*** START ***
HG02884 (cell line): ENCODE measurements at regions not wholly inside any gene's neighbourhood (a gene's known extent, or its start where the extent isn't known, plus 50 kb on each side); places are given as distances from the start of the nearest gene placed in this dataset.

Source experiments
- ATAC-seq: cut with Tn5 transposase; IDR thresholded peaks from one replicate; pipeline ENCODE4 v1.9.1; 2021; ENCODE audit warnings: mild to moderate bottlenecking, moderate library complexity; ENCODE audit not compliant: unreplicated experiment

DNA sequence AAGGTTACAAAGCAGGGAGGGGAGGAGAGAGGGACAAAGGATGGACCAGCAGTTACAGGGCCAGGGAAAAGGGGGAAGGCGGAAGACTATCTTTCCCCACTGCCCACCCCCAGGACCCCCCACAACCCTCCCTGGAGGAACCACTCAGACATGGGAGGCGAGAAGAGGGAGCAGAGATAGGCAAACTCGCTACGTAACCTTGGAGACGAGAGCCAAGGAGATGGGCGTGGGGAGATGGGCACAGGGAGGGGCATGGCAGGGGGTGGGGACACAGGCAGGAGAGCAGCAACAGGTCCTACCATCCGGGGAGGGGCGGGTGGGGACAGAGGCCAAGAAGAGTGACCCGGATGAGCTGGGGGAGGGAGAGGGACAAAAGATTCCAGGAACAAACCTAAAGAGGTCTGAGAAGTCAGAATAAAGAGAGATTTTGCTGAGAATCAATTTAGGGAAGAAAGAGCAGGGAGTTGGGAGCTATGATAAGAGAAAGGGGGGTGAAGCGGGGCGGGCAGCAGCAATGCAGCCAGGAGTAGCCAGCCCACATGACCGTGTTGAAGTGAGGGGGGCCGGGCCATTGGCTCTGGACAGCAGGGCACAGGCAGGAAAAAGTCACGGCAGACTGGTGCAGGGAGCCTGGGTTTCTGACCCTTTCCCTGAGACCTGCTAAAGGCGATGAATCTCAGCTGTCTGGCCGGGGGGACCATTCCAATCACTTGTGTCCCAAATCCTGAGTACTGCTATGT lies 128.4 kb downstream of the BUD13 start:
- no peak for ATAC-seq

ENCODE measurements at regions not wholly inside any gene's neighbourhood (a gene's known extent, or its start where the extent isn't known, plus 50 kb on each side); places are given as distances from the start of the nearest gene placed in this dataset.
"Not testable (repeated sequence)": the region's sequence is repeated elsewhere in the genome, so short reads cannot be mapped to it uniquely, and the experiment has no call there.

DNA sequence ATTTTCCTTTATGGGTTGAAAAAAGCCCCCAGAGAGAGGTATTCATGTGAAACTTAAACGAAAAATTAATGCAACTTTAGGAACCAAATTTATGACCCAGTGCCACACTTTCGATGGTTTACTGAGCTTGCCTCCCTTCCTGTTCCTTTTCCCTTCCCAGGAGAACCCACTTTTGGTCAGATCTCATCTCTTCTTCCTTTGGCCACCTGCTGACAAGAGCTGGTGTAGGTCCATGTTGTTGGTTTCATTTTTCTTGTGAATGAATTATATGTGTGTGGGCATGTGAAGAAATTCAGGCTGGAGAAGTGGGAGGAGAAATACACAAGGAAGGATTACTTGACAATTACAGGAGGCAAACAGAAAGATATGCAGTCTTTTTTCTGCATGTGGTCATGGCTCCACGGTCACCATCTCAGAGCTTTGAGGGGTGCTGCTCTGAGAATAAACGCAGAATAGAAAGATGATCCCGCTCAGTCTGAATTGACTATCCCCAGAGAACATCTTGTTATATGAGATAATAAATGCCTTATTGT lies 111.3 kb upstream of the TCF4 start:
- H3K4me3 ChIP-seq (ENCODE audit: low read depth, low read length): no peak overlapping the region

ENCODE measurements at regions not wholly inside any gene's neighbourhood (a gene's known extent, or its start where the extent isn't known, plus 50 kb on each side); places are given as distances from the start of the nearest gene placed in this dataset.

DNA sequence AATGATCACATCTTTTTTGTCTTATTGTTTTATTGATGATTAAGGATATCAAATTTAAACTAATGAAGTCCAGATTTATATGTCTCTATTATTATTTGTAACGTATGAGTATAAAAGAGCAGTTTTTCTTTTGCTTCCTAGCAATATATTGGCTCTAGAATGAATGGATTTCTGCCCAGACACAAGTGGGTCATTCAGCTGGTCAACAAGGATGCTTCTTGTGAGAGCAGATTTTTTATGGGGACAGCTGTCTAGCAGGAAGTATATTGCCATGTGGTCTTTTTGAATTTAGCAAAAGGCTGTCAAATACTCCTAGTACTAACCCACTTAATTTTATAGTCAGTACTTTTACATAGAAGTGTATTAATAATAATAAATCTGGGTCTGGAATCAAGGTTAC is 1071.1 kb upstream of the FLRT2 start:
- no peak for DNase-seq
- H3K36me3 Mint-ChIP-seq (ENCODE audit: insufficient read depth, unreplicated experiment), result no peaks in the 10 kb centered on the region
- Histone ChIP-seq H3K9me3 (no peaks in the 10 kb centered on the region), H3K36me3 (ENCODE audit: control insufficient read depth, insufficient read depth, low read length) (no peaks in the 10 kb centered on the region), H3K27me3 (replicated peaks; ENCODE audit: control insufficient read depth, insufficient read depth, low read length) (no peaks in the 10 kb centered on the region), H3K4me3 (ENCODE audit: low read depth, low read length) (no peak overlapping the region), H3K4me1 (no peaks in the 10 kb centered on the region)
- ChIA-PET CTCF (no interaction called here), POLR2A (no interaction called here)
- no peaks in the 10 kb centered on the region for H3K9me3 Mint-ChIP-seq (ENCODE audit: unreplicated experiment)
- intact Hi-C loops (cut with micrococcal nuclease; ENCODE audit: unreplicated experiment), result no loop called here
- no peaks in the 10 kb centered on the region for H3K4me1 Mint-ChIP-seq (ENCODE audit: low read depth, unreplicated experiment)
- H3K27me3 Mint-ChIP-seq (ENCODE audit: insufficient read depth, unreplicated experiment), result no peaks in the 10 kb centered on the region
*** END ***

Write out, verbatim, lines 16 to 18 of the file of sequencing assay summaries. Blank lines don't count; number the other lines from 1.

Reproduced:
- no peaks in the 10 kb centered on the region for H3K9me3 Mint-ChIP-seq (ENCODE audit: unreplicated experiment)
- intact Hi-C loops (cut with micrococcal nuclease; ENCODE audit: unreplicated experiment), result no loop called here
- no peaks in the 10 kb centered on the region for H3K4me1 Mint-ChIP-seq (ENCODE audit: low read depth, unreplicated experiment)